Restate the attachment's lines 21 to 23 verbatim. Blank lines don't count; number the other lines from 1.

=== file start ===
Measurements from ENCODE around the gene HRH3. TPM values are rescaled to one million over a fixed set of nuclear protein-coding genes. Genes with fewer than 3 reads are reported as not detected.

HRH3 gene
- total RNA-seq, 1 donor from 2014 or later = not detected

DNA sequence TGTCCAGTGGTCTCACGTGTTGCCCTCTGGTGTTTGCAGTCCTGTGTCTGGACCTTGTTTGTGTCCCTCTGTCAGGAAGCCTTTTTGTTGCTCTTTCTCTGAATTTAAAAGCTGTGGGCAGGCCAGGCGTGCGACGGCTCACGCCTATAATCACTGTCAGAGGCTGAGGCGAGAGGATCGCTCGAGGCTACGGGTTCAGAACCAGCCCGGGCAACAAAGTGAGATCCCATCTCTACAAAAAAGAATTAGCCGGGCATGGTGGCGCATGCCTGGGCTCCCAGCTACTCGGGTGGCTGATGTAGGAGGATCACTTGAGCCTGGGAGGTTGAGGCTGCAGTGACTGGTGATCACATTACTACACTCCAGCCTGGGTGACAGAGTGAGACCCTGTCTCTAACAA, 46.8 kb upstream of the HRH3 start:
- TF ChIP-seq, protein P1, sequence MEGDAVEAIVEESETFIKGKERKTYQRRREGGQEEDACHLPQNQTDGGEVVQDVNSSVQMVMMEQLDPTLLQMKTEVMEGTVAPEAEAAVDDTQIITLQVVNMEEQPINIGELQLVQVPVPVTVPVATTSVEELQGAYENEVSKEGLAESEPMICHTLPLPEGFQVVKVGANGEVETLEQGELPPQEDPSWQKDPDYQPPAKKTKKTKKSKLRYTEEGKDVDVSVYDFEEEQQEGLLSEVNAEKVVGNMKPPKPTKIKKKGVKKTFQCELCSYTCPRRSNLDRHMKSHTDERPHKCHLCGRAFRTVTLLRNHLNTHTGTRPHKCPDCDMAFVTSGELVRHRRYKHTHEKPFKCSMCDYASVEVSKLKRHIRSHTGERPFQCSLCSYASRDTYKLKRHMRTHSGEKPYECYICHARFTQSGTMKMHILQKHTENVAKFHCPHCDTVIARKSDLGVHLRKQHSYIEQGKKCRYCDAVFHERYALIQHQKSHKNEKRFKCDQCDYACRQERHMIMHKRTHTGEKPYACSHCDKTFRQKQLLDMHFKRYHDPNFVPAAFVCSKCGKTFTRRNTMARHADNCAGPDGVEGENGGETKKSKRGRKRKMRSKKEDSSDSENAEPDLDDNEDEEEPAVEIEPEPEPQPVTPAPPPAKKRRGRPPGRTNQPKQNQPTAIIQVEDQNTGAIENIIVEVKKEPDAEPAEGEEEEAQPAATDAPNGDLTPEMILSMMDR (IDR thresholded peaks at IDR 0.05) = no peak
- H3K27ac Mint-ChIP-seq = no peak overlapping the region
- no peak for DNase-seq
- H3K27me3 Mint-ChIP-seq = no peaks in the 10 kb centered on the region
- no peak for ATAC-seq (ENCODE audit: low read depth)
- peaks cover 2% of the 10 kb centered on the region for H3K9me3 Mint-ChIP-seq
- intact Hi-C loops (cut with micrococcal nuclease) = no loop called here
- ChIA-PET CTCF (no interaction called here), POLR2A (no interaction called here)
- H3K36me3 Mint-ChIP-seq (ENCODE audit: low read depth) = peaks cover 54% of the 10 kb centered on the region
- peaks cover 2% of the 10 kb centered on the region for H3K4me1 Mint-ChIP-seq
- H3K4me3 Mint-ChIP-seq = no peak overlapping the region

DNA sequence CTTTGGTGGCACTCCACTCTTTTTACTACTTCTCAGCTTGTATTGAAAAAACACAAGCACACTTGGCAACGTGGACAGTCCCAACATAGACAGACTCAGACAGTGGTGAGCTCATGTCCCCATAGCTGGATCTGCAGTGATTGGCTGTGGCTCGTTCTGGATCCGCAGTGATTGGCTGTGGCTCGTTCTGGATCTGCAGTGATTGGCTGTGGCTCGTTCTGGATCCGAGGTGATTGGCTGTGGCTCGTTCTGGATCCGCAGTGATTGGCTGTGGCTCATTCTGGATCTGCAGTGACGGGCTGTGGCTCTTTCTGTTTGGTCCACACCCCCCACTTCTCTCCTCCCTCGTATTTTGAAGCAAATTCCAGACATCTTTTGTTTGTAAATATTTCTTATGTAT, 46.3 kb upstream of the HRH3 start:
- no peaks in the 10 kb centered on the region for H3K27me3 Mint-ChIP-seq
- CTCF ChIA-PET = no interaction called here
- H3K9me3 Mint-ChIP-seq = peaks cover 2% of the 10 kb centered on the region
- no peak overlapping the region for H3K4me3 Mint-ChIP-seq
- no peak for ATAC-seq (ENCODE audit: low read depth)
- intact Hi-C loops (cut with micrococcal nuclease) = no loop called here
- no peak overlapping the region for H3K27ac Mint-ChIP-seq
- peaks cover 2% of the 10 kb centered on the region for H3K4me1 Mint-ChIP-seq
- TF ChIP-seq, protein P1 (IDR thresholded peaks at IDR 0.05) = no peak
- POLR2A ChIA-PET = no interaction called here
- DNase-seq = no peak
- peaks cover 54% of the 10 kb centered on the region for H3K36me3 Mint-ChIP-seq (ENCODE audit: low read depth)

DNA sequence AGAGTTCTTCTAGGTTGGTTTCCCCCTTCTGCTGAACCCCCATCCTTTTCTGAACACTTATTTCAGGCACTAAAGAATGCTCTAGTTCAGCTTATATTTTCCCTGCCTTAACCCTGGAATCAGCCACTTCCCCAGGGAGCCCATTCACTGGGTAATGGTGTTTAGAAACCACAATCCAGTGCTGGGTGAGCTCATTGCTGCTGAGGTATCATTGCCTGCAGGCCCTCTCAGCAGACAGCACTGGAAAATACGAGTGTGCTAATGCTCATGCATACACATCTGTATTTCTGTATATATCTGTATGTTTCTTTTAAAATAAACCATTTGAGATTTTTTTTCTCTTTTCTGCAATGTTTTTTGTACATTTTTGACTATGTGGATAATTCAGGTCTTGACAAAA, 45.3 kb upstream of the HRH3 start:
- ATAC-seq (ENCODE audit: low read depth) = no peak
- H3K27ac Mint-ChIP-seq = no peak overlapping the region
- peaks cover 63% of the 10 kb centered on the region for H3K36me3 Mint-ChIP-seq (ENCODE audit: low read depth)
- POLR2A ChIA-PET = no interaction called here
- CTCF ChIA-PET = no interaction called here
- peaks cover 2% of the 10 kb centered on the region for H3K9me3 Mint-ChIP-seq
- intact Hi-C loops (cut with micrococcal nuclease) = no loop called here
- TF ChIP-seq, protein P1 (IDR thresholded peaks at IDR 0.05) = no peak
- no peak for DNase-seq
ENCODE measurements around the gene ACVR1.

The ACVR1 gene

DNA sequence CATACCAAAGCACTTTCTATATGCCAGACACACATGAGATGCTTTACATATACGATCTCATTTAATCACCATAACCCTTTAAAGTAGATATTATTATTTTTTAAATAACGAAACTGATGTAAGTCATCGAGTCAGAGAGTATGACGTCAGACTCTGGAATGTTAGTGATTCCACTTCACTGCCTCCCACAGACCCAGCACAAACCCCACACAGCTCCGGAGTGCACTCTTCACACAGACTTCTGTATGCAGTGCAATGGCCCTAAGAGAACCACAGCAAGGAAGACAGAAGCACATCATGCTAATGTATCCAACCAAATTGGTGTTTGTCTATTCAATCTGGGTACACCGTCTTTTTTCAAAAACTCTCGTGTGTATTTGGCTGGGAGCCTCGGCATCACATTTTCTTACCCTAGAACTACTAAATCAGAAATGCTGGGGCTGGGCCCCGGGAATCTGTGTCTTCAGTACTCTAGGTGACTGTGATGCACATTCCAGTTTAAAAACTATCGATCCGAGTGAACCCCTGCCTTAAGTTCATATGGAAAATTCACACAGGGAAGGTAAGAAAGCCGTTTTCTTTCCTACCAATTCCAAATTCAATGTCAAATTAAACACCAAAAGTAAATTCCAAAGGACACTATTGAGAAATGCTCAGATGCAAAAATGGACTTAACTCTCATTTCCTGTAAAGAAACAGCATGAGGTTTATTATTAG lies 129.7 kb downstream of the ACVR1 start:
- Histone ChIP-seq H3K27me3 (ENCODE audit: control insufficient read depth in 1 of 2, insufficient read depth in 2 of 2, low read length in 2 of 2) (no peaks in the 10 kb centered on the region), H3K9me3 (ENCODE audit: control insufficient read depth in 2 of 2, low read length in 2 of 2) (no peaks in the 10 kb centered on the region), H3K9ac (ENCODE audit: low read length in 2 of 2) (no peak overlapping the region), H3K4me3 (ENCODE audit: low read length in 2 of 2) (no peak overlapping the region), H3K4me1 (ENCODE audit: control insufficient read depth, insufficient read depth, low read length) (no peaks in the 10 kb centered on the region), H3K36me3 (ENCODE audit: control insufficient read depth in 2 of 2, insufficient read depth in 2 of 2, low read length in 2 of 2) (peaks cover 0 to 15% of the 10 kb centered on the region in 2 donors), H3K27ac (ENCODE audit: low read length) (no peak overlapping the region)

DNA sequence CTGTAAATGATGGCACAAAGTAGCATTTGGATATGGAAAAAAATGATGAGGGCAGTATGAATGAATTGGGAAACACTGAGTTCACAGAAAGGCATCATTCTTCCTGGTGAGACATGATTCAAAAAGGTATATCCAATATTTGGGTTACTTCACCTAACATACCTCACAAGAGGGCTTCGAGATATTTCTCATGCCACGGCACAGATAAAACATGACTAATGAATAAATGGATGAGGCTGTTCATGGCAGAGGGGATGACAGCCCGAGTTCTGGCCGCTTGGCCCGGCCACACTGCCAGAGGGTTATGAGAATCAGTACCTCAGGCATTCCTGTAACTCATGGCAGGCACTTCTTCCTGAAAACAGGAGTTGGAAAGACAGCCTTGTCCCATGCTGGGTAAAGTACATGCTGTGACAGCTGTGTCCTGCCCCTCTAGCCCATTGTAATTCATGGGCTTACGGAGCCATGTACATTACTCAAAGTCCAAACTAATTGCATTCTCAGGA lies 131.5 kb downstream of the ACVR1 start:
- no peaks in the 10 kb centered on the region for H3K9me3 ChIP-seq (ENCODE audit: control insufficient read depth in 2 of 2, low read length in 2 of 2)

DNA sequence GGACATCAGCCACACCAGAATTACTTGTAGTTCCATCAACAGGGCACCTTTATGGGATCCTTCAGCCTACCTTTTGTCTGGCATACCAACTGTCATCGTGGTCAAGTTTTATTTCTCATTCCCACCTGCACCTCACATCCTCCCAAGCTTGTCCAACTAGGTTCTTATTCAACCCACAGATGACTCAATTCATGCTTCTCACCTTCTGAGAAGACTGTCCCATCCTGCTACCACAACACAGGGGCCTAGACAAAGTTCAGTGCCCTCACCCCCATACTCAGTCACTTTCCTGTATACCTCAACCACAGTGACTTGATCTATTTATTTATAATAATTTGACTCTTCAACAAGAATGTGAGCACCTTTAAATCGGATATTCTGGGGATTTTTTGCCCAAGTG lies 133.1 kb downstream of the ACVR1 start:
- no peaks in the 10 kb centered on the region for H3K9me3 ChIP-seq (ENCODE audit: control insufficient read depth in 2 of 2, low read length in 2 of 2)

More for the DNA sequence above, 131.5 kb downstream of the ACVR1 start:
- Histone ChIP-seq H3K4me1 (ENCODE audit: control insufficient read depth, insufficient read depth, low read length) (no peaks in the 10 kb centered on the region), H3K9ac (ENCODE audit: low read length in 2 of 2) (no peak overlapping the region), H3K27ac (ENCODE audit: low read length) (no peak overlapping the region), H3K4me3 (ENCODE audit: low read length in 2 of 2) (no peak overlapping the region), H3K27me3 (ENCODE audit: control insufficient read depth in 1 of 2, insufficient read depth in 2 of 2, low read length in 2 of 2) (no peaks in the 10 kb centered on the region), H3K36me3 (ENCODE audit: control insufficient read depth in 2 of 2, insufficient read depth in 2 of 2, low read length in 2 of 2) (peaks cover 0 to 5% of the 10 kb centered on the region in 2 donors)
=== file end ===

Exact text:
- no peak for ATAC-seq (ENCODE audit: low read depth)
- intact Hi-C loops (cut with micrococcal nuclease) = no loop called here
- no peak overlapping the region for H3K27ac Mint-ChIP-seq